2:36:43 PM Wed 27 August, 2003
Jordan Chong

A true legend of the game was farewelled in grand style on Wednesday
morning as the football world gathered to celebrate the life of Jack Dyer.

St Ignatius Church in the heart of Richmond was filled to its 800-seat
capacity before the 10 o'clock start, with hundreds outside forced to
listen to the service on speakers.

At the church where Dyer was an alter boy and where he was married,
Richmond games record-holder Kevin Bartlett and close friend Bob Davis
delivered eulogies that were interspersed with laughter from the

In a curious mix of religious practice - hymns, communion, gospel readings
- and comedy, the pair told stories about Dyer and shared individual
moments with him that provided a wonderful insight into his personality.

They spoke at a lectern that featured a huge picture of Dyer in his glory
days wearing a Tigers jumper. Below that sat a simple black and yellow
flower arrangement with Dyer's number 17.

Davis enthralled an appreciative audience by recalling their first meeting
during a trip to Sydney for an interstate game where Dyer was the Victorian

"From then on, I was Jack's friend as everybody was Jack's friend," David

"For all you Richmond people, it is fantastic to have someone of the
stature that completely embodies the whole thought of the game."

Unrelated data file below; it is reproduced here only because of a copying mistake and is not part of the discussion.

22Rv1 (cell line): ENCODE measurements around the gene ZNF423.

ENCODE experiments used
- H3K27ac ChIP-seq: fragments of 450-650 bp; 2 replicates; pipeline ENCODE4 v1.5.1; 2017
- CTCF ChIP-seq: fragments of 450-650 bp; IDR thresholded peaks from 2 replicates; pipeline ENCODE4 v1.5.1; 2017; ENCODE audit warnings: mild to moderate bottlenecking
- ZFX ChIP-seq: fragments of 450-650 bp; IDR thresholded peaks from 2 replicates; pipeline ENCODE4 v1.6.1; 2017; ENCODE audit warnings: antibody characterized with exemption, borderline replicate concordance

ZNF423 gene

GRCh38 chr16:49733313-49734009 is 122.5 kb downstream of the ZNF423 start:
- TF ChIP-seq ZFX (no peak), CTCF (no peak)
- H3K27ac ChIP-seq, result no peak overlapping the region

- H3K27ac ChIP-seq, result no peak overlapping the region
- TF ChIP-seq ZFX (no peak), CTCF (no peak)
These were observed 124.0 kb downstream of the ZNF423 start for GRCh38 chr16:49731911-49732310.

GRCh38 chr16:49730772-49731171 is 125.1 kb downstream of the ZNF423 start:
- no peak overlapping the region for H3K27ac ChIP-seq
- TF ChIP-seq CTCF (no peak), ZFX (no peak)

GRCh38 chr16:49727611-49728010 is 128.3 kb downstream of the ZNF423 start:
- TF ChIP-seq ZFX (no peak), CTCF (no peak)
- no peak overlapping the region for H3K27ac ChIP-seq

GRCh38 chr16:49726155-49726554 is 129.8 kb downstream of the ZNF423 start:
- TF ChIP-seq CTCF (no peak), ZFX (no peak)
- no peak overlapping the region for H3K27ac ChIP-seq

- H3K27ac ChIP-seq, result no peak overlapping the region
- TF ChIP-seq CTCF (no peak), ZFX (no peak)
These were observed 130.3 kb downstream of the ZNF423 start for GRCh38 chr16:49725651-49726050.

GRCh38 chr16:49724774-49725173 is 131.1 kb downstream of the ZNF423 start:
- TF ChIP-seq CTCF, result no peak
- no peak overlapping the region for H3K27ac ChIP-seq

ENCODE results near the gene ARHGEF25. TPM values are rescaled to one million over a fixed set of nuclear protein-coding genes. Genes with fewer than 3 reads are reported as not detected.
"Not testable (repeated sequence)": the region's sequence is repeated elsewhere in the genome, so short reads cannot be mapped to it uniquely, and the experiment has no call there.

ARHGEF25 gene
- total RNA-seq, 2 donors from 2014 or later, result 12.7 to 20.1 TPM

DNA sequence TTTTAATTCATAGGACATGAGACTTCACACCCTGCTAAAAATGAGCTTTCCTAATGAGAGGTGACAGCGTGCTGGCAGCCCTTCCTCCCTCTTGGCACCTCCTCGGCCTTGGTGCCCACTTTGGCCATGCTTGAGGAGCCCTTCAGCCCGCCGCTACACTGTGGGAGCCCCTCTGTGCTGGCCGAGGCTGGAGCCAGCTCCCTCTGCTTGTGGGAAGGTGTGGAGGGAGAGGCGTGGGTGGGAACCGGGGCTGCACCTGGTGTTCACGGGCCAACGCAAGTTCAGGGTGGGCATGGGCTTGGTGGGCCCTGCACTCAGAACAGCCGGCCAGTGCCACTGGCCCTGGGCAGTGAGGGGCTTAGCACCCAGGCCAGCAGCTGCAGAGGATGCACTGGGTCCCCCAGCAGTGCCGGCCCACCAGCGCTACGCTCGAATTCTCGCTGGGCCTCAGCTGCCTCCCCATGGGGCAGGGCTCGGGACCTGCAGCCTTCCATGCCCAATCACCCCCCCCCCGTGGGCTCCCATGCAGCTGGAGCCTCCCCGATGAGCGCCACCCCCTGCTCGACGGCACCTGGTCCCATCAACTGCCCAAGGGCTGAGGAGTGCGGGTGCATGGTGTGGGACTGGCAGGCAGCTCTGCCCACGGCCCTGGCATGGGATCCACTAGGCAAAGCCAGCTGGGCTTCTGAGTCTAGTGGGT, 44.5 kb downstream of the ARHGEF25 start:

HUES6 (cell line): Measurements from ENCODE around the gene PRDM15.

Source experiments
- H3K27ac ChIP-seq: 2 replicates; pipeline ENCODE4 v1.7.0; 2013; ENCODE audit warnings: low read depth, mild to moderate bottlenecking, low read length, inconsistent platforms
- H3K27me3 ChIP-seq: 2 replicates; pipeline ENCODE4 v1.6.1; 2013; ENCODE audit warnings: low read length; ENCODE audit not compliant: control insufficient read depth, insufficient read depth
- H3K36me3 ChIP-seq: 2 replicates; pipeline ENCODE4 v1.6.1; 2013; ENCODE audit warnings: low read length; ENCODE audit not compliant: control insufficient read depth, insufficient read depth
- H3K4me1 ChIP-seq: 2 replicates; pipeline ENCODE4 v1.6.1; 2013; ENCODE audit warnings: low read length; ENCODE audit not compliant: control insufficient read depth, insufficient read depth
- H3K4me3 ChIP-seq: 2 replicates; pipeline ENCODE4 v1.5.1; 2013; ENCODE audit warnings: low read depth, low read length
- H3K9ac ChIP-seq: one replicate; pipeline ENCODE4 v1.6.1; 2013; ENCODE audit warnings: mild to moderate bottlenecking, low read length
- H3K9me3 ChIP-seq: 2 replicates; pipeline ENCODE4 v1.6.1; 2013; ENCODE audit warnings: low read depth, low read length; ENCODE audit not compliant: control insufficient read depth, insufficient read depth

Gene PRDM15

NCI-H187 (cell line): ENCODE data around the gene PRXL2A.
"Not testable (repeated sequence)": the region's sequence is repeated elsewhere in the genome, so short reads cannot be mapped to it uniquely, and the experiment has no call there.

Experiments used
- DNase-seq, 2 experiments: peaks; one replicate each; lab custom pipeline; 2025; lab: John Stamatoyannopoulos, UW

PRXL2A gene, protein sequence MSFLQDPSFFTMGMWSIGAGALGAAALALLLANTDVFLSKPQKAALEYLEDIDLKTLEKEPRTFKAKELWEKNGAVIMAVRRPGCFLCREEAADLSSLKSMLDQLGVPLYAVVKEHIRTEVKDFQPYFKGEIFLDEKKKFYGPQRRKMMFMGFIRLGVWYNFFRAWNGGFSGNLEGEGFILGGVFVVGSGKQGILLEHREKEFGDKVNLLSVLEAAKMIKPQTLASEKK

Those in the congregation who hadn't seen the six-time best and fairest
winner play, knew him well from his time on Channel Seven's World of Sport.

"There isn't any doubt that together with (Lou Richards) they just made

With due respect to the priests presiding over the service, Davis was quick
to add: "Excuse me over there Monsignor and the other priests."

"Jack has the church to thank for his eternal life. He also will get
eternal life from the AFL, from the football."

"Jack Dyer is the name. Jack Dyer is just what AFL football embodies."

Bartlett described Dyer as an icon, symbol, inspiration and motivator of
the Richmond football club and credits him for helping keep the club alive
during the 'Save our Skins' campaign in the 1980s.

"He's been the spirit of the yellow and black through that famous catch-cry
'eat em alive', carrying what's got to be surely the most famous nickname
in the history of the game - 'Captain Blood'."

"He lifted spirits during the depression and world war, he gave masses
something to cheer about, smile about and talk about."

The pair first met when Dyer offered some encouragement when young Bartlett
was injured early in an under-19s game.

"When you're sitting there by yourself and you looked up and see Jack Dyer
there, what a boost it was for me. What a fantastic thing for a bloke to
do, an absolute legend of the game coming round, seeing a person who he's
never met before in his life."

"Jack played at a time when players played for the love of the game. And
the game loved Jack Dyer," Bartlett said tearfully before walking off the
stage to the warm applause of the crowd.

At the end of the ceremony, pall bearers Paul Devine, John Devine, Brendan
Curry and Greg Houghton walked the coffin through a guard of honour made up
of the current squad of Richmond players.

The funeral procession then made its way back to Punt Road Oval, via police
escort in recognition of his years in the force, where the club has planned
a day of celebration for its most revered hero.

It's 54 years to the day since Dyer ran out for the last time as a player.
In that match - against Geelong - he booted six goals, including one with
his last kick in the game.